[This one was completed some time in the 1980s. It's not the oldest thing I ever completed, but it's probably one of the first five completed. I did have ideas for continuing the story from Dallum's perspective, but never did more than a loose outline.]
Tosc ducked down an alley, hid behind a barrel and, cradling his prize, waited until the sounds of his pursuit had faded into the more usual street noises. The nosy fools. They had no business chasing him. Personal business, that had been, between him and that weak whiner Dallum. Boys were supposed to fight. Like Da said, it made for stronger men. Tosc would be as big as Da in another year or so and then he’d be able to prove it. ‘Til then, he would practice.
Not that Dallum was much practice. Dallum was a pale-faced, whining booknose. Always wasting his time with useless reading and scribbling. Tosc had always told him how stupid he was. A boy needed to make himself strong and tough like Da or he was nothing. Nothing else counted. Certainly not books.
A few years back Dallum had started writing up letters and contracts for merchants. He had thought he’d found a way to prove that there were other things as important as being strong—until Tosc had demanded his money and punched him until he got it.
Things had been cat and mouse since then. Dallum had started staying indoors as much as possible to avoid Tosc, and would leave his money with his mother when he did go out. Threatening to beat him senseless unless he went and got some from her had set the little whiner complaining to her instead. And she had complained to the town guards.
Da hadn’t been impressed with the two guards that had marched him to where Da worked in the shipyard. He had laughed right in their faces. “That’s just boys horsing around. If you think you should bother honest folk every time some mama’s boy cries, you’re a bunch of sweet lilies.”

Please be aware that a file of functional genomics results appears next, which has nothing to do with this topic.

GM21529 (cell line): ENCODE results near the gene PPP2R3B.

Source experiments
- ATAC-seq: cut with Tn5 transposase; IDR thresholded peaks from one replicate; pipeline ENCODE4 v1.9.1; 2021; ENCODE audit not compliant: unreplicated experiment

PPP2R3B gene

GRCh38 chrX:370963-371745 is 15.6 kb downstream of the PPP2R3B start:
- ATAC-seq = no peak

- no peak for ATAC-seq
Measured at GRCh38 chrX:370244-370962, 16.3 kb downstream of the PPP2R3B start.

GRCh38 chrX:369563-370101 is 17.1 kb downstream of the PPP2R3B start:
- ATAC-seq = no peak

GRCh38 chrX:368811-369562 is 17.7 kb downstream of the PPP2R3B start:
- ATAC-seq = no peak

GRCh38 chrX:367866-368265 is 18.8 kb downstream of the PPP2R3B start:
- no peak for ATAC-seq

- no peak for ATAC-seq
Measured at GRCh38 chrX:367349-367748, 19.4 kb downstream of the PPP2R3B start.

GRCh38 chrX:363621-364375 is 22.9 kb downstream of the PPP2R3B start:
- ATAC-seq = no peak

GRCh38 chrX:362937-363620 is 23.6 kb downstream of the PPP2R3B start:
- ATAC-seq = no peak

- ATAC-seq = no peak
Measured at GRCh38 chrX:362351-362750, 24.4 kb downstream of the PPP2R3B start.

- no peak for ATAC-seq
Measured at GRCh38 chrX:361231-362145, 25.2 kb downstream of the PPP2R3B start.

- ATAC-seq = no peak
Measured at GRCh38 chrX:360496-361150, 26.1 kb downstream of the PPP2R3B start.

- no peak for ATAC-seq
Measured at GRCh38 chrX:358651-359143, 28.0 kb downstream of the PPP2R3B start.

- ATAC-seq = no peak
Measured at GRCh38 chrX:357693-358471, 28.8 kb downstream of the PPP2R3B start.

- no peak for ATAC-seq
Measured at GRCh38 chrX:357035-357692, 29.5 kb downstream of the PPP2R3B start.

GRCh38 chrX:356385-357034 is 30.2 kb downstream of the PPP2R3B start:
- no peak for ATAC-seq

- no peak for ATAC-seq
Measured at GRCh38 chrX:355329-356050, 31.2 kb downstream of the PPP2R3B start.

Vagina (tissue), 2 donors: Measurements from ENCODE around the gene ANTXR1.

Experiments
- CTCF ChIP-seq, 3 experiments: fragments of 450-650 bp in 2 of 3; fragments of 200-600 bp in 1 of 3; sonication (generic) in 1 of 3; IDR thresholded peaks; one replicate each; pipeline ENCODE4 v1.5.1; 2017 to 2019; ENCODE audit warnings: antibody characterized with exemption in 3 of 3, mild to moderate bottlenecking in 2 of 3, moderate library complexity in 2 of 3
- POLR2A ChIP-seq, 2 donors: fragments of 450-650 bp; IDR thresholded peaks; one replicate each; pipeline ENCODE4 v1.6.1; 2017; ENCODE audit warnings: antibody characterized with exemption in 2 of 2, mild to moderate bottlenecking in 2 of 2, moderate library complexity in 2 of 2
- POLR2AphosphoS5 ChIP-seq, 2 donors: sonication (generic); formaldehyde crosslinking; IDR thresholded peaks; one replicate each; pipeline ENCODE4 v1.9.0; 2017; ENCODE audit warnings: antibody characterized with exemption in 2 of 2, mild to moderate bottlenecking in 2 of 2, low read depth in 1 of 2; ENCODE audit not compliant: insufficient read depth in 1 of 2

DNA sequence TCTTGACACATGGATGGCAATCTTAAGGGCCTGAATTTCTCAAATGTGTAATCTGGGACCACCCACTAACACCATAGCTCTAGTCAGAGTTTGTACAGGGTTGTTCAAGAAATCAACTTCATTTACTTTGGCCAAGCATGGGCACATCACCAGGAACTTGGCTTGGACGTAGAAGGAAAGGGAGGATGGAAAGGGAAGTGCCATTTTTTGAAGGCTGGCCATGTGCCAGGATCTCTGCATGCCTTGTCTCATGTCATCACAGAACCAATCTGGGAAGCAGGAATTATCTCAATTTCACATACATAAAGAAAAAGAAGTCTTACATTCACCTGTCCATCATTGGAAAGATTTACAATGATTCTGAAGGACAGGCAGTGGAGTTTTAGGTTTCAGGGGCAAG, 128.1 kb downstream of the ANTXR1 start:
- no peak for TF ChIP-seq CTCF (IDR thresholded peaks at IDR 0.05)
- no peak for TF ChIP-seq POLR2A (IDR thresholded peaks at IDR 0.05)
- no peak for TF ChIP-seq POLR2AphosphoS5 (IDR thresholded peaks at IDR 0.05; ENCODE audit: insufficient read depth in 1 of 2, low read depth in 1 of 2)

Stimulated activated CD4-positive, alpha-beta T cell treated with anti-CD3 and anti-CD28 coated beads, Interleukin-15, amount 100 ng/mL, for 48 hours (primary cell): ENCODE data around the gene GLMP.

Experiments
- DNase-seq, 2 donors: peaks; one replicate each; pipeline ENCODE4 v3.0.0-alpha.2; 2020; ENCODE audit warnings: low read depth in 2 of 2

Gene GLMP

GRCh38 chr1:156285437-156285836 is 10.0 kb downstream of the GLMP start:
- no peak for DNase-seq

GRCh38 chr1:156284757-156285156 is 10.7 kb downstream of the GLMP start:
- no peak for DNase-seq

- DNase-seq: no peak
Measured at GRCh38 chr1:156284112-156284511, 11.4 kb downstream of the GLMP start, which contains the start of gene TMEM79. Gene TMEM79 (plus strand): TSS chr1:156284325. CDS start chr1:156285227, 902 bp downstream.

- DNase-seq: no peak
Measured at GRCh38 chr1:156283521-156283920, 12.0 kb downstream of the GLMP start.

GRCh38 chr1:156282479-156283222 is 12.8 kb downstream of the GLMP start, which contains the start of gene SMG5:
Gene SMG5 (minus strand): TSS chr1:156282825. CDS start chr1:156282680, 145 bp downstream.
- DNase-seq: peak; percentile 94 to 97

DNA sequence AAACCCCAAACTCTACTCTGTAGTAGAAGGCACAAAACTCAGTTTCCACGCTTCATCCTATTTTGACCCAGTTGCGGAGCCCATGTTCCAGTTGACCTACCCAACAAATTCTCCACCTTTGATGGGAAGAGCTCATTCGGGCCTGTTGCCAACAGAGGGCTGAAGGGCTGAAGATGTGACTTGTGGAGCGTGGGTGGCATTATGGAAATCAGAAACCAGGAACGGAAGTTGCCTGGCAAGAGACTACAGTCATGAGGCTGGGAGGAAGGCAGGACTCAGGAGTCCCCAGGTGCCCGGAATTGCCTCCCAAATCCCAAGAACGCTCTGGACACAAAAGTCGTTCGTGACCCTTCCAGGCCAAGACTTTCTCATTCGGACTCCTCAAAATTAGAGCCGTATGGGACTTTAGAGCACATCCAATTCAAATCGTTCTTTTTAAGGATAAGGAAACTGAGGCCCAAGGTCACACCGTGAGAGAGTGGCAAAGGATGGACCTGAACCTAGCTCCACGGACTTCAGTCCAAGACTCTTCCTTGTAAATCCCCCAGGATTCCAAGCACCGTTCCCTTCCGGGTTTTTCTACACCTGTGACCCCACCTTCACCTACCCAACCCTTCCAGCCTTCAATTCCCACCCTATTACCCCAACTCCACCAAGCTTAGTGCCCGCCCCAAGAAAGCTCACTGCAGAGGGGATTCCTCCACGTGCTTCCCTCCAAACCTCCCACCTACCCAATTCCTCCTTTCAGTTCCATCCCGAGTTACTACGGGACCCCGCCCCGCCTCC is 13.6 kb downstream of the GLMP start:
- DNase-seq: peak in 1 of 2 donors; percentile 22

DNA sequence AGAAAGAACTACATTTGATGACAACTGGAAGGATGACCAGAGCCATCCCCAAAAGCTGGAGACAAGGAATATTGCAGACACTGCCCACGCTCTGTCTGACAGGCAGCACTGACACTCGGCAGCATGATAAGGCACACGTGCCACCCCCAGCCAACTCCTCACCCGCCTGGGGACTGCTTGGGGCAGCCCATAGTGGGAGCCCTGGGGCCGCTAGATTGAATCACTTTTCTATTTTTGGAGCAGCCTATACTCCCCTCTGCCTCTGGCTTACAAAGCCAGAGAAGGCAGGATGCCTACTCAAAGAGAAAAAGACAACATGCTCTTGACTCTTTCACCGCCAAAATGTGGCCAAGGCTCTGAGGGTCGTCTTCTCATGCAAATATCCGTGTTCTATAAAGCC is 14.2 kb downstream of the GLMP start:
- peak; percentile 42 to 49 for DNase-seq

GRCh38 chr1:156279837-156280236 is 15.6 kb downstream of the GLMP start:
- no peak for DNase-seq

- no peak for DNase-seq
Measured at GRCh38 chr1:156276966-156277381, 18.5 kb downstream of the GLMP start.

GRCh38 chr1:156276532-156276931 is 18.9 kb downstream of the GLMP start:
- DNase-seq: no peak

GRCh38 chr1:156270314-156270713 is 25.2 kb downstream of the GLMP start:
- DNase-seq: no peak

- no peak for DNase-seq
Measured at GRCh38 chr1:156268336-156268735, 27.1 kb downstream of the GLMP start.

Yes, Da had laughed all right, and Tosc had laughed right with him—until the grim faces had had their say and were out of sight. Then Da had smacked Tosc on the side of the head and told him to never do anything stupid enough to draw guard’s attention again. Sure Dallum’s ma was a whore, but she was a whore with friends. How else could she afford to pay those tutors and stuff?
So Tosc had settled for what he could get directly. He took what small change Dallum carried, ripped scrolls, broke pens, and spilled ink. When Dallum started studying magic, Tosc laughed at the silly spell components as he ground them into the dirt. Dallum had never gotten a spell off and never would. He was too scared. Even magic took more guts than he had. Tosc wasn’t worried.
Footsteps sounded at the mouth of the alley again.
“Did you find him?”
“No. Is the boy alive?”
“So far. He keeps falling asleep, though. After a head wound, that’s not good.”
“Sure isn’t. That Tosc has bought it this time. He’s too big to whine about boy’s games any more and murder’s no game. ‘N if murder wasn’t what he did, it was sure what he was trying. I say we either hang ‘im or send him to the mines. He can practice being strong there.”
“Did you see him carrying anything?”
“Just the rock he used to bash in the kid’s head. You’d think he’d have sense enough to drop it before he ran, but then he never was too bright.”
Stupid fools. Murder? They had it all wrong. Hah! And they were saying he wasn’t bright. Fools.
“Poor kid must be babbling, then. That’s not a good sign.”
“What’s he saying?”
“He keeps saying that Tosc took a collar he’d bought. Says the collar is magic and dangerous. Think it’s from a magic cloak?”
Tosc grinned. Not collar – caller! This stone disc called things. If Dallum had just let him have it like he was supposed to, he never would have gotten himself smacked in the head with it, the twit.
Tosc had watched Dallum sneak out into the courtyard behind the saloon his ma had rooms in, with a pack. He’d looked around nervously, but Tosc had been up in a tree and the fool hadn’t had the sense to look up. Dallum had been particularly secretive lately and Tosc’s curiosity had been up.